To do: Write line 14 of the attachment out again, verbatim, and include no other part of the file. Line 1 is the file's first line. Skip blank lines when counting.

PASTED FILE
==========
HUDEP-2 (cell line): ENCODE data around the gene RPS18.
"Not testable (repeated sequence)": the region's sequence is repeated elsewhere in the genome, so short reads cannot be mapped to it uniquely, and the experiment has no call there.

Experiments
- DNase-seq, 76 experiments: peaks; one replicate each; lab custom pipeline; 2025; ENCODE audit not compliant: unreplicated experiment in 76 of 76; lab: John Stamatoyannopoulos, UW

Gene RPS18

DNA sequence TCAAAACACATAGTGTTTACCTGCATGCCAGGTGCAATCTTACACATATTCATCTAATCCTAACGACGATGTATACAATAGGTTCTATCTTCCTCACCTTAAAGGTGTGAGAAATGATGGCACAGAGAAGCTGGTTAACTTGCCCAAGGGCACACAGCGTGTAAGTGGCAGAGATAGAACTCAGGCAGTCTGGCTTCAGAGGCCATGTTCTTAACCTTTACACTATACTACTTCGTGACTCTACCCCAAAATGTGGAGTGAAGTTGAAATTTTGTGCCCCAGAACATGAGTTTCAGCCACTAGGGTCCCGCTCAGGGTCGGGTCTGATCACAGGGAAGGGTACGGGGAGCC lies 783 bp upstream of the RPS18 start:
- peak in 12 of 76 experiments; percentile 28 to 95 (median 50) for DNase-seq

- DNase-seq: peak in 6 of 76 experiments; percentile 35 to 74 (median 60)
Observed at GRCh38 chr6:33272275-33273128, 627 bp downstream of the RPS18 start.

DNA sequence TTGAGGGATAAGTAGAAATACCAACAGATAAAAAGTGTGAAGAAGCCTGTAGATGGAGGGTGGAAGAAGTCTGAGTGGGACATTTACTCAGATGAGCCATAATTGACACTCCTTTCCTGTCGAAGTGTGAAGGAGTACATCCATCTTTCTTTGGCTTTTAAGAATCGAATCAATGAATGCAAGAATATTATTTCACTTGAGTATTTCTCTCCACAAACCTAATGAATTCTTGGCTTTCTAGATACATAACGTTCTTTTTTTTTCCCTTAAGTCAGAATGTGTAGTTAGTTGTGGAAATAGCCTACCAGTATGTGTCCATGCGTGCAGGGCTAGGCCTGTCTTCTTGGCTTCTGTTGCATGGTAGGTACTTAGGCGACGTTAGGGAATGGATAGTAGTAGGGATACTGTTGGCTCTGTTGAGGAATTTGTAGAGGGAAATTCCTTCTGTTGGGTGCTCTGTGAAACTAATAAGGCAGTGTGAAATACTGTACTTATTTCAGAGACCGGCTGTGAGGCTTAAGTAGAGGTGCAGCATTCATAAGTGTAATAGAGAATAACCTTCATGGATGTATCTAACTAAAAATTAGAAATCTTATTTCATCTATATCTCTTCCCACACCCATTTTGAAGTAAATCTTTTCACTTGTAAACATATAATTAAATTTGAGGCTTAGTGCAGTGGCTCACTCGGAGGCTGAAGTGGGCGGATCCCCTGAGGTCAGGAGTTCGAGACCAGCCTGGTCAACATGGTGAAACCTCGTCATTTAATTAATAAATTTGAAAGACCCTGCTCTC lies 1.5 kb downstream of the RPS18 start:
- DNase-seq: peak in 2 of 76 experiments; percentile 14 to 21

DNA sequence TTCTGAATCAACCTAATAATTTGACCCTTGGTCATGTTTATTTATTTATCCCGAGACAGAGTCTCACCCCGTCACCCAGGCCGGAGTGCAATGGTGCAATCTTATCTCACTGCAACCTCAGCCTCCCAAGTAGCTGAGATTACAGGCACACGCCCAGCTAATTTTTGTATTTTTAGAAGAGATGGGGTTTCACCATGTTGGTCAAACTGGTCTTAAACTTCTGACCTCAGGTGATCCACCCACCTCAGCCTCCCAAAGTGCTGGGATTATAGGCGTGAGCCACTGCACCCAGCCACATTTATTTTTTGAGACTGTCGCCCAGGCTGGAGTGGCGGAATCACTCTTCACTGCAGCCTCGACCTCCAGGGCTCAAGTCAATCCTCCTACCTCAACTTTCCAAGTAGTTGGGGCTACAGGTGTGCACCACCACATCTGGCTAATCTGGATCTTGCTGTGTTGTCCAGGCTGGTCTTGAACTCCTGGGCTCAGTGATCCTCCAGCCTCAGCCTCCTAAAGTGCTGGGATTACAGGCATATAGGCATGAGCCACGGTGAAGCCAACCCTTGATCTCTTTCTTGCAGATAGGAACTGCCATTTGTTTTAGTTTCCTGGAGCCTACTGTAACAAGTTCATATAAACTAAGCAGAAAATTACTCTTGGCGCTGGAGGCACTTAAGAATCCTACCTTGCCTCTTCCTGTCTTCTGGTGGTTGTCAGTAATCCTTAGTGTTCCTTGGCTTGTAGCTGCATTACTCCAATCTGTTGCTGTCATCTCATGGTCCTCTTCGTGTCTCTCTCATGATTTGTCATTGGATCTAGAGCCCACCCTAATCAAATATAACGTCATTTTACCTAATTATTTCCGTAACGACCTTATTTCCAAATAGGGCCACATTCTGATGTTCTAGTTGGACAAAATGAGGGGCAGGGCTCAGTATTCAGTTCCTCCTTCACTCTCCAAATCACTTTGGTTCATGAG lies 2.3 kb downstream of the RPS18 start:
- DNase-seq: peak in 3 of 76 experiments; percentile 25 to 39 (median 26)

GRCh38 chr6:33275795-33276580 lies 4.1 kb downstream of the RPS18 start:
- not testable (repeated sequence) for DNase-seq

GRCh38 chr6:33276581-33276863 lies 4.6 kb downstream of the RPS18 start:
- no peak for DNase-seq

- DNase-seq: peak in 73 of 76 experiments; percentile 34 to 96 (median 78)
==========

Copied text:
GRCh38 chr6:33275795-33276580 lies 4.1 kb downstream of the RPS18 start: